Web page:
On January 21, 2016 the Jean Monnet Center of Excellence co-sponsored with the Atlanta Council on International Relations (ACIR) a luncheon program and panel discussion on the “Refugee Crisis in Europe.” The featured guest was Caroline Vicini, Deputy Ambassador of the EU to the U.S. and joining the panel were Deputy Consul General Thomas Wülfing, from the Consulate General of Germany in Atlanta and Atlanta’s Honorary Consul for Hungary, John Parkerson. Tony Cuzzucoli moderated the discussion and Nunn School Professor Emeritus, Dr. Robert Kennedy, delivered welcoming remarks. Approximately 80 individuals attended the event and distinguished guests included Consul General for France, Denis Barbet, Greek Consul, Georgios Panagiotidis and Honorary Consul for Poland, Lawrence Ashe.
In her opening remarks, Deputy Ambassador Caroline Vicini’s underscored that Europe is facing the most severe refugee crisis since the end of the Second World War with over one million refugees and other migrants reaching Europe since 2015. Although the EU has introduced a number of emergency measures and is working towards a coordinated approach, some Member States have taken independent actions particularly in the wake of the Paris terrorist attacks. She acknowledged the strain that the crisis puts on the integrity of the Schengen system with various border closings and passport checks erected by several Member States, but she noted optimistically that the EU would most likely establish a European Border and Coast Guard to “ensure a strong and shared management of the external borders.”
The two other panelists offered distinct, national perspectives. Deputy Consul General Thomas Wülfing explained changing German attitudes and government actions particularly after the recent events in Cologne, where gangs of migrants perpetrated assaults against women. Though in no way minimizing the violence or dismissing the charges, as a former member of the military, the deputy CG had sympathy for the police and the difficulty of crowd control particularly at an event on New Year’s Eve with widespread intoxication. Another point made by Mr. Wülfing was the insistence that despite widespread criticisms, multiculturalism, tolerance and secularism remain essential values of Germany, which in the long run he believes will serve to successfully integrate this wave of migrants and refugees. This perspective was in contrast to the message expressed by Honorary Consul for Hungary, Mr. John Parkerson, who tried to explain why Hungarians were among the first to put up barbed wire fences in an attempt to stop the influx of migrants. He stated that Hungarians feel that the influence of different religions and languages are a threat to their society and their way of life after having a difficult past with shifting borders, forced occupations and changing complex ethnic and linguistic communities before achieving a strong sense of national unity.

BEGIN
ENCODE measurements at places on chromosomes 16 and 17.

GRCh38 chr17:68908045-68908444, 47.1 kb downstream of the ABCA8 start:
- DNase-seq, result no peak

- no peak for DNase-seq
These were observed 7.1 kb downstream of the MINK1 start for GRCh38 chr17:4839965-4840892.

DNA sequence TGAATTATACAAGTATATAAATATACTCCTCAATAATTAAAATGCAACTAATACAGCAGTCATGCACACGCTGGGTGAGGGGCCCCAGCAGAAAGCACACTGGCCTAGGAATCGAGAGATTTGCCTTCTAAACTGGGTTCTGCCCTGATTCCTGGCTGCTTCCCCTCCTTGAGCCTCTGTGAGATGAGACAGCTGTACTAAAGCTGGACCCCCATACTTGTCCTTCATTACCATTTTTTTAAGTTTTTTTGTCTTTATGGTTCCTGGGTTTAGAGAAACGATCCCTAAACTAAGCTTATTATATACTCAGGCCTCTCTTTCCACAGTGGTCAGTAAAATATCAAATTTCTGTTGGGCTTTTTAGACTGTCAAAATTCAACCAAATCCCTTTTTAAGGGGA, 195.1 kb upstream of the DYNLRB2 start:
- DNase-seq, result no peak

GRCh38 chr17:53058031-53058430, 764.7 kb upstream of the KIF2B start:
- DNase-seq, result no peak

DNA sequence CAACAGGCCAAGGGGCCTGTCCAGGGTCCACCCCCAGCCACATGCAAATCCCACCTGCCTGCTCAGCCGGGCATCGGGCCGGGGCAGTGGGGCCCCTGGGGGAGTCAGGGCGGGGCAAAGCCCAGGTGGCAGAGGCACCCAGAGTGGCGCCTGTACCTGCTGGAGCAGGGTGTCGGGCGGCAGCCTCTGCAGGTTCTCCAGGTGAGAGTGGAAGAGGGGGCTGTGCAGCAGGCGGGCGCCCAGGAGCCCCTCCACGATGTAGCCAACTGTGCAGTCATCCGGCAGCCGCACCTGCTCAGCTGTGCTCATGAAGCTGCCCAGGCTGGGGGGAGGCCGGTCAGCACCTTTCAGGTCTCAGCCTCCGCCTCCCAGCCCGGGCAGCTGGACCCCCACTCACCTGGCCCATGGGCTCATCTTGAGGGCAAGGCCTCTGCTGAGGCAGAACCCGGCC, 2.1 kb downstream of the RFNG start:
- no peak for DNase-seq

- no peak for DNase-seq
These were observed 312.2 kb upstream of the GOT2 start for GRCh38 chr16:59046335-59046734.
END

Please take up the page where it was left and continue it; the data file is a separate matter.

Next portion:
After the panelists’ insightful presentations, a lively Q & A ensued with discussions ranging from queries about the future of the EU to rising Islamophobia in both Europe and the U.S. An important interjection was made by the Greek Consul who reminded everyone of the difficult burden shouldered by his country, which has over 13,000 kilometers of coastline and thus has borne the brunt of the crisis that has its roots in the collapse of Syria and growing instability in the Middle East. Deputy Ambassador Vicini had also touched on the origins of the refugee crisis emphasizing that while Europe is more exposed geographically than the United States, it is the interest of the United States and indeed all of humanity to help resolve the crisis.